DSL was groundbreaking.  There was nothing consumer-grade before that, and small companies could not even afford Internet connectivity.  I was one of the first home adopters of DSL.  The freshly-trained phone guy showed up at my apartment and installed a splitter box in the basement.  This was needed because residential service was ADSL, which multiplexed digital service on an analog line.  Unlike ISDN, which converted analog phone signal to digital, ADSL left the analog in tact, adding the digital part of the signal onto the higher frequencies.  The splitter box took the incoming phone line from the street and peeled off the high frequencies, providing an analog signal for telephones.  It then passed through the analog/digital mix intact to the modem, which just ignored the analog frequencies.  The phone guy then sat down with his toolbelt and tried to configure TCP/IP on my computer.  He gave up because he had no idea what he was doing.  I told him to leave me the IP addresses and I’d do it myself.  Eventually the telco would just send you an small filter to plug into each analog phone jack yourself, and they could turn on the service without sending a phone guy to rewire things.  Once DSL in its various forms came out, the Internet was available to the masses.  Of course, cable modems came shortly after.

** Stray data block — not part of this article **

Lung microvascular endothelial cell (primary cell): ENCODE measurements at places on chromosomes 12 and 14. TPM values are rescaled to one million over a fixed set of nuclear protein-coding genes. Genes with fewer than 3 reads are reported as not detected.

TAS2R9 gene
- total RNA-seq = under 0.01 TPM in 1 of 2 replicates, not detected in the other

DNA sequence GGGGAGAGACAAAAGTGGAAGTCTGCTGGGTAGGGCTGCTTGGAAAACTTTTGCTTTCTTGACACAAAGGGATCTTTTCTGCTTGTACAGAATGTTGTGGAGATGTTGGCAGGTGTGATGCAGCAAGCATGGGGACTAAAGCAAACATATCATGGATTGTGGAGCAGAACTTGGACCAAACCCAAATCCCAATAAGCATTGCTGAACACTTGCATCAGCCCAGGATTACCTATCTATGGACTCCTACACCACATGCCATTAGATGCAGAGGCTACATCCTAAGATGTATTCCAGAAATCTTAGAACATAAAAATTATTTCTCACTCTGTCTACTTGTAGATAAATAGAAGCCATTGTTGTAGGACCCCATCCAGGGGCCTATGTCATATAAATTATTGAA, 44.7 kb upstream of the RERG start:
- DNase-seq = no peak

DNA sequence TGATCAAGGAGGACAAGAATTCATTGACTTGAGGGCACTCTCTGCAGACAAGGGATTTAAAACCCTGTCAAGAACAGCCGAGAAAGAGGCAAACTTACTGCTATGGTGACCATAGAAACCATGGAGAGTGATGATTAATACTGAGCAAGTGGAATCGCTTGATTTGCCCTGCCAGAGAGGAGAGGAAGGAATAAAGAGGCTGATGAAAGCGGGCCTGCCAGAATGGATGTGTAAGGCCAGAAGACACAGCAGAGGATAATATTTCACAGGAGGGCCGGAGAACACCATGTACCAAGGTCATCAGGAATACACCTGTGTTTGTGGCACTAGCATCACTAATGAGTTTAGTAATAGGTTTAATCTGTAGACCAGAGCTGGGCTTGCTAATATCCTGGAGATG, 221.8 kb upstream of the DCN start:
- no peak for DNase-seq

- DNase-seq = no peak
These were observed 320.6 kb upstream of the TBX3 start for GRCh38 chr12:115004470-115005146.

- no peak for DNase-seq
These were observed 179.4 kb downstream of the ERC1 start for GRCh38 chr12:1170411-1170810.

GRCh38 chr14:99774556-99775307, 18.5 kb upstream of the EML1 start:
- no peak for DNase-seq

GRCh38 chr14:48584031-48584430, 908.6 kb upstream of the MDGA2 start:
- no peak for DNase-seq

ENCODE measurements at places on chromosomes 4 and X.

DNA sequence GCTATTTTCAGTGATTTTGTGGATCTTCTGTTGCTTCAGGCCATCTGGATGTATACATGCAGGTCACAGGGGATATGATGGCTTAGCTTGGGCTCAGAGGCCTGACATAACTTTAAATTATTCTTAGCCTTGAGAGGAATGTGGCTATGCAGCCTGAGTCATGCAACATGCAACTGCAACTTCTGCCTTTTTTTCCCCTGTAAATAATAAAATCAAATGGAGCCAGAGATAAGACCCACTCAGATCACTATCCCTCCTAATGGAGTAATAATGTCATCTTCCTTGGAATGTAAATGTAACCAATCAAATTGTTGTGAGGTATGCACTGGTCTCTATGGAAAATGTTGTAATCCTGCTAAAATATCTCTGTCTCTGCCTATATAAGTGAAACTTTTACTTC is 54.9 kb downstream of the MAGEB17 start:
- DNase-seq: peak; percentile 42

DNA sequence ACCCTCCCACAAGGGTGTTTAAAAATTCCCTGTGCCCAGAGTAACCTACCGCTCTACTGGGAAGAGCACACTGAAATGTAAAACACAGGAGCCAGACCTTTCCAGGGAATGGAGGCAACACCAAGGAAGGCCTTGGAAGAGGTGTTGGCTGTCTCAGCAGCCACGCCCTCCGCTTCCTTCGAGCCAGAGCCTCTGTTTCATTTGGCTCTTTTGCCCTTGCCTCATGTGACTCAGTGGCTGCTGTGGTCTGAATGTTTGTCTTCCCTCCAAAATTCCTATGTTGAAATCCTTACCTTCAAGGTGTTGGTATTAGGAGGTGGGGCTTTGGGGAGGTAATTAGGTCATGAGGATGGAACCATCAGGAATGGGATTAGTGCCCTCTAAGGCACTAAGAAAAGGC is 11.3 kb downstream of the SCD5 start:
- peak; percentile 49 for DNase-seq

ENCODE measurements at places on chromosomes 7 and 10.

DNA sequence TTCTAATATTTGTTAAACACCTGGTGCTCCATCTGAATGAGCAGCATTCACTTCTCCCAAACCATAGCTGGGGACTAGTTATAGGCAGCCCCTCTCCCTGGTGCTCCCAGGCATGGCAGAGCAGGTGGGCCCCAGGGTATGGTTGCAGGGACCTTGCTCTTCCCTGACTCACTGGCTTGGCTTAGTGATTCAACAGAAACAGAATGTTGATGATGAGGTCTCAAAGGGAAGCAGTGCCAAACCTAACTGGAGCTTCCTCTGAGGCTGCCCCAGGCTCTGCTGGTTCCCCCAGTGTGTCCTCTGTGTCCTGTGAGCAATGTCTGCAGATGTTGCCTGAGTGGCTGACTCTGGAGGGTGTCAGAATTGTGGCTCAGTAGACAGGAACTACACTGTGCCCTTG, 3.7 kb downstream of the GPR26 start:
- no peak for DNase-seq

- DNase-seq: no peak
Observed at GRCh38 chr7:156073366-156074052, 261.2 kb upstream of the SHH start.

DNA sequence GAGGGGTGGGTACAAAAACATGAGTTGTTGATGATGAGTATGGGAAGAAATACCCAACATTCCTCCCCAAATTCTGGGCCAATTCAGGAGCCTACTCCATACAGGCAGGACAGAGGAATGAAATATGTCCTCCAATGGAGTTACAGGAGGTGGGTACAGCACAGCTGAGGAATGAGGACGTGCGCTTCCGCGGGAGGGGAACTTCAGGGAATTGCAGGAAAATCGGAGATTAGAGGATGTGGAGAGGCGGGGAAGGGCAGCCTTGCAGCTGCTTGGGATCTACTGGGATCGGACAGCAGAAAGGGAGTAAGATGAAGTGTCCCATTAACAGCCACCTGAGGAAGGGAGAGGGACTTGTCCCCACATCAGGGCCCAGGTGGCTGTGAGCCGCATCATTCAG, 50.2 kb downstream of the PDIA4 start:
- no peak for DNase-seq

We take for granted instant connectivity from every location on portable devices.  Once upon a time,  connectivity was only available at certain locations, often requiring dialing a service provider.  There was a real excitement as new technologies emerged for making connectivity faster and easier.  Now, of course, we just expect things to work and get angry when they don’t.